The aim of this unit is to provide students with a range of concepts and methods which can be used to interpret the urban form and structure of cities. Organised thematically, and using a wide range of empirical examples from both Australia and internationally, students will encounter a range of theories and concepts that explain urban change and how it has impacted on theories of urban planning and design. Themes may vary slightly from year to year, but are likely to include the study of tall buildings, technology and cities, sustainability, mobilities, water infrastructure and urban design practice. The urban history and theory of Aboriginal urban planning, policy and design issues is a key element of the course. Students will be able to: critically review and interpret key planning and urban design texts/papers; construct and present basic arguments orally and in conjunction with graphics/images in illustrated documents; access and engage with key literature and other sources of knowledge; and use basic conceptual frameworks about planning arguments and stories for both the overlapping fields of urban planning and urban design. Interpreting the built form around you from an historical lens is an important learning outcome.
PLAN9045 Economics for the Built Environment

Credit points: 6 Teacher/Coordinator: Dr Laurence Troy Session: Semester 2 Classes: Refer to the unit of study outline https://www.sydney.edu.au/units Assessment: Refer to the unit of study outline https://www.sydney.edu.au/units Mode of delivery: Normal (lecture/lab/tutorial) day
The aim of PLAN9045 Economics for the Built Environment is to introduce the key economic theories, processes and techniques used by contemporary urban planners. This unit of study has two parts. In the first part of the unit, students are introduced to the economic drivers shaping city and regional development outcomes, and the location and form of different land uses and how they evolve. The second part of the unit equips students with core technical skills, including project evaluation, economic impact analysis, development feasibility, and introductory aspects of public finance. A key focus of the course is to equip students with a very good working knowledge of property feasibility analysis.
PLAN9064 Land Use and Infrastructure Planning

Credit points: 6 Teacher/Coordinator: Assoc Prof Nancy Marshall Session: Semester 2 Classes: Refer to the unit of study outline https://www.sydney.edu.au/units Assumed knowledge: ARCH9100 Assessment: Refer to the unit of study outline https://www.sydney.edu.au/units Mode of delivery: Normal (lecture/lab/tutorial) day
This unit is concerned with land use and infrastructure and where that intersection occurs and how it influences the shifting urban form through planning processes. The unit emphasises conceptual knowledge, with examples and case studies to demonstrate the application of land use concepts and infrastructure planning in best practice. Students are encouraged to think independently, creatively and critically in developing an understanding of, and practical knowledge about all different types of infrastructure operating at different scales: national / state / metropolitan / district / local / site.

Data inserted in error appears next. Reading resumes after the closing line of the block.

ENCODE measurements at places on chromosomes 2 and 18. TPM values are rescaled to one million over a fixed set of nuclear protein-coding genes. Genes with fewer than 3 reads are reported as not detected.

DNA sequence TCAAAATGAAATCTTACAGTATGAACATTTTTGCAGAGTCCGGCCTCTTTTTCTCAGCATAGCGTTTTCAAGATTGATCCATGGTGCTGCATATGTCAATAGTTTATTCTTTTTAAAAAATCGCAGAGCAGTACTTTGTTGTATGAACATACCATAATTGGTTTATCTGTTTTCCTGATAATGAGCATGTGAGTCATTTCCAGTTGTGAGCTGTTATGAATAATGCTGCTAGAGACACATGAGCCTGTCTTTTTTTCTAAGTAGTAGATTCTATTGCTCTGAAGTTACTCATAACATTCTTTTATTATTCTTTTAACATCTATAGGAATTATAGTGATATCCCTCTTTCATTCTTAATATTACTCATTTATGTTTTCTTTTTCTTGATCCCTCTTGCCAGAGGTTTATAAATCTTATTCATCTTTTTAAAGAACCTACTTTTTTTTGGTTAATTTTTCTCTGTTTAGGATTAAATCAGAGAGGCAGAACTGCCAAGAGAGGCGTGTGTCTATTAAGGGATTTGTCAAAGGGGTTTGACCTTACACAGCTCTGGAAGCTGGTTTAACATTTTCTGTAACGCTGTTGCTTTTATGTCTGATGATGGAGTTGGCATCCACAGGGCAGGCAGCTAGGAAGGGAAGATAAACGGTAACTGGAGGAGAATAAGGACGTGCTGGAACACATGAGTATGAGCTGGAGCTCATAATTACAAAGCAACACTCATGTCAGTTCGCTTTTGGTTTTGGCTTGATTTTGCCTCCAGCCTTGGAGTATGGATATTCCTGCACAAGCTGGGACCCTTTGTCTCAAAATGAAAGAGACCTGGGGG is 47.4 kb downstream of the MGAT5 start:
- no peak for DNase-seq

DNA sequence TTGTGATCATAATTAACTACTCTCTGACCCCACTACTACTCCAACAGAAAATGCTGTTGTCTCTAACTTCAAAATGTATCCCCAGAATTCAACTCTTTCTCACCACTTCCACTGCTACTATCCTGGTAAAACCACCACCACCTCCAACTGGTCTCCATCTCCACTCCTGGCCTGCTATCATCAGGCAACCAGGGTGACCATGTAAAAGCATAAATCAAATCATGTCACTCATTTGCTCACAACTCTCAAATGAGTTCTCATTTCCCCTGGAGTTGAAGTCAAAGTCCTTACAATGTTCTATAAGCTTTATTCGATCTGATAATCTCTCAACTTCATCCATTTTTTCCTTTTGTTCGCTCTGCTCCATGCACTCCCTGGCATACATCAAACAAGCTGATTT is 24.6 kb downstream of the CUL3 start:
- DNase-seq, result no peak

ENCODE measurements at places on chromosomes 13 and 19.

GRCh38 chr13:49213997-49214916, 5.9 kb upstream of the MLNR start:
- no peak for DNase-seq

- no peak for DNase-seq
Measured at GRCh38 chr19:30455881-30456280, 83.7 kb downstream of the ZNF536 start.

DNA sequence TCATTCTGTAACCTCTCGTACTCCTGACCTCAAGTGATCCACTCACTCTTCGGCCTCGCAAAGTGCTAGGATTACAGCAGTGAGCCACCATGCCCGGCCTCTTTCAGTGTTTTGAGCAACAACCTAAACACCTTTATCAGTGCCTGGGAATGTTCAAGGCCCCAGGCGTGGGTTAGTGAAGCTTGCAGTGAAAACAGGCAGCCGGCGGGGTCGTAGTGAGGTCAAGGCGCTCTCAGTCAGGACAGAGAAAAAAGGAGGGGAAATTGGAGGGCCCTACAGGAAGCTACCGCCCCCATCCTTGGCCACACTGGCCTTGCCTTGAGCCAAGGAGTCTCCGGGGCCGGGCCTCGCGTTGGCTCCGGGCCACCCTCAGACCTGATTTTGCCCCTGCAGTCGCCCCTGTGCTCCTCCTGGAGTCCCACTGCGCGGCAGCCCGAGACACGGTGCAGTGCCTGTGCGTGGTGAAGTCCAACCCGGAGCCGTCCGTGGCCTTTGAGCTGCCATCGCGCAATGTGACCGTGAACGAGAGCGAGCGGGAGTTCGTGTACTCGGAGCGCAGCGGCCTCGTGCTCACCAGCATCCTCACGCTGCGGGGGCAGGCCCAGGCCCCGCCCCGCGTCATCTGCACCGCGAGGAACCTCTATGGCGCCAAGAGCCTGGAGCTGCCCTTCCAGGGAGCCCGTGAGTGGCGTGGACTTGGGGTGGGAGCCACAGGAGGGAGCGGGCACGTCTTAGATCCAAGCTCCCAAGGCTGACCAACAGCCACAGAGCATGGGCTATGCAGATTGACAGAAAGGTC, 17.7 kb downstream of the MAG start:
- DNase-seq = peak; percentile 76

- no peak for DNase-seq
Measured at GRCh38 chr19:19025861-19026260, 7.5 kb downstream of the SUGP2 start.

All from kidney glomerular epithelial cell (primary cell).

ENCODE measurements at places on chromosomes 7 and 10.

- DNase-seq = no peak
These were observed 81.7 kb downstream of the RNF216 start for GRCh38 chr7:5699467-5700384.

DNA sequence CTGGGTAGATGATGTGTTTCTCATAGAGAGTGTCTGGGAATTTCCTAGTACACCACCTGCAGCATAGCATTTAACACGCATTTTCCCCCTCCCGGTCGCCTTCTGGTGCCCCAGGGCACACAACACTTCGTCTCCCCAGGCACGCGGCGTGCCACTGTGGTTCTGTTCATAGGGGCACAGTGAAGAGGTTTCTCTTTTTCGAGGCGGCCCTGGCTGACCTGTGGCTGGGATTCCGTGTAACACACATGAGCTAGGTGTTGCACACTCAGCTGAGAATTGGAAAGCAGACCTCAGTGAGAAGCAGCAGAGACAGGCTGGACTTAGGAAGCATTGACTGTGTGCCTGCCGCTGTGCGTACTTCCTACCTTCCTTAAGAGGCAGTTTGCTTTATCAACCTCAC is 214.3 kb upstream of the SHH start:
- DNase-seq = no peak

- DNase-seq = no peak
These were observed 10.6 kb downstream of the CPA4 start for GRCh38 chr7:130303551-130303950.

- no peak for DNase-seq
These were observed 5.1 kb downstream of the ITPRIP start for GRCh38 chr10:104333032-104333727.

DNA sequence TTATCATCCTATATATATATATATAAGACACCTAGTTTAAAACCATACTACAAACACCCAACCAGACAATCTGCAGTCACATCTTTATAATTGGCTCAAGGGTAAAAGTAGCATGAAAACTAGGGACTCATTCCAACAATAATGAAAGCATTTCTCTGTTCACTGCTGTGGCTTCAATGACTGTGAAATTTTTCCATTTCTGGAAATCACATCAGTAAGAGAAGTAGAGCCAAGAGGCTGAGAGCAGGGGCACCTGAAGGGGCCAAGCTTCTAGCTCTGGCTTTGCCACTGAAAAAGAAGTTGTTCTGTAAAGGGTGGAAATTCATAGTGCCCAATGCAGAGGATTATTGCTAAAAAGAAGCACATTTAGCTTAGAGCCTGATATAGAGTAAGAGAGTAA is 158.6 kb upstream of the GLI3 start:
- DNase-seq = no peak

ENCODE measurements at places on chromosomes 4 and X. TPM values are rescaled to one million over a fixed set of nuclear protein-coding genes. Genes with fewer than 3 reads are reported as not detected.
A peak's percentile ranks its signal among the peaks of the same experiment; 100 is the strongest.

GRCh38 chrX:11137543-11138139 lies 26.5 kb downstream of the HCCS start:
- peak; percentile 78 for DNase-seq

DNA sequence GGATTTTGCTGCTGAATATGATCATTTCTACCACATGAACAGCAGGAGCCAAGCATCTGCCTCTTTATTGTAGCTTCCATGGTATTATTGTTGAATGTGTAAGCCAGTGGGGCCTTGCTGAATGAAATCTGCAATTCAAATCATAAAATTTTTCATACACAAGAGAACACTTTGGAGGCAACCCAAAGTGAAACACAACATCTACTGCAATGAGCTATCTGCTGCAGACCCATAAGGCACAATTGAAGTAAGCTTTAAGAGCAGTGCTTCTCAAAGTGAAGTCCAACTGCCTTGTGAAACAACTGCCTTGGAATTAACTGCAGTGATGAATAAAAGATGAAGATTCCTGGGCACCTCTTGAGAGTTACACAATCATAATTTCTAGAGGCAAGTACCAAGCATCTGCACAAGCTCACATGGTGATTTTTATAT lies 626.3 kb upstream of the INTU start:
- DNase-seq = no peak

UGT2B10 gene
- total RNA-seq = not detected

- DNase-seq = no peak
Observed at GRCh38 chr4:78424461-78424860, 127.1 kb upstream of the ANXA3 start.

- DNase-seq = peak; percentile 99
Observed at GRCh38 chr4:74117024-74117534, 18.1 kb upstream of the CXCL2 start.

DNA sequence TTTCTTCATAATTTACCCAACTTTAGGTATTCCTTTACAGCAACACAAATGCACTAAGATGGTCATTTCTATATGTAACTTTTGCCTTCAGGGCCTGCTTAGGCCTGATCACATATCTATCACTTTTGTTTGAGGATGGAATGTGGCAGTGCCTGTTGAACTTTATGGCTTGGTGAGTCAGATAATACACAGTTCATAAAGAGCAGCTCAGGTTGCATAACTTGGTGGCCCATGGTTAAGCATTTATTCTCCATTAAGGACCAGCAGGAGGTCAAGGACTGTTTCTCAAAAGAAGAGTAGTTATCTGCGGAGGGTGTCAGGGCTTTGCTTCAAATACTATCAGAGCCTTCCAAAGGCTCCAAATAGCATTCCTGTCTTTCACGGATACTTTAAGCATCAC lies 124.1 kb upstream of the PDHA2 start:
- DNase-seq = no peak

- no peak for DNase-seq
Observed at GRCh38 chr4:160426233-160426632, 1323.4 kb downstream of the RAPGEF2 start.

ARCH9100 Urban Design Foundations Studio

Credit points: 6 Teacher/Coordinator: Prof Duanfang Lu Session: Semester 1a,Semester 2a Classes: Refer to the unit of study outline https://www.sydney.edu.au/units Assessment: Refer to the unit of study outline https://www.sydney.edu.au/units Mode of delivery: Block mode
Note: Students may apply for a waiver for this unit based on their academic and/or professional experience.
This unit is to introduce students to key concepts and basic principles in urban design through lectures and studio-based tutorials. By taking full advantage of the neighbourhoods around campus as our laboratory for urban design analysis and intervention, this unit will walk students through deep experiential, historical, and spatial study and engagement with Sydney as a place and urbanity. Through the critical interrogation of selected study areas, this unit will help students understand the urban environment where human beings operate physically, culturally and socially. The studio will engage students with critical thinking, collaborative work and constructive discussion, all of which will serve as the foundation on which the assessments will be based. Emerging out of a process of enquiry about the city, students will develop critical observation, visual documentation, map reading, systematic urban analysis, basic urban intervention, and visual, verbal and written communication skills. These skills will help students to participate with effectiveness in the urban design studios and integrated urbanism studio.
PLAN9018 Planning Report

Credit points: 12 Teacher/Coordinator: Dr Adrienne Keane Session: Semester 1,Semester 2 Classes: Refer to the unit of study outline https://www.sydney.edu.au/units Prerequisites: 48 credit points of units Prohibitions: ARCH9031 or ARCH9060 or ARCH9045 or ARCH9046 or PLAN9010 or PLAN9011 Assessment: Refer to the unit of study outline https://www.sydney.edu.au/units Mode of delivery: Normal (lecture/lab/tutorial) day
Note: This unit is for Master of Urban and Regional Planning students only. As PLAN9018 is the capstone unit, it is undertaken in the final semester of a student's candidature.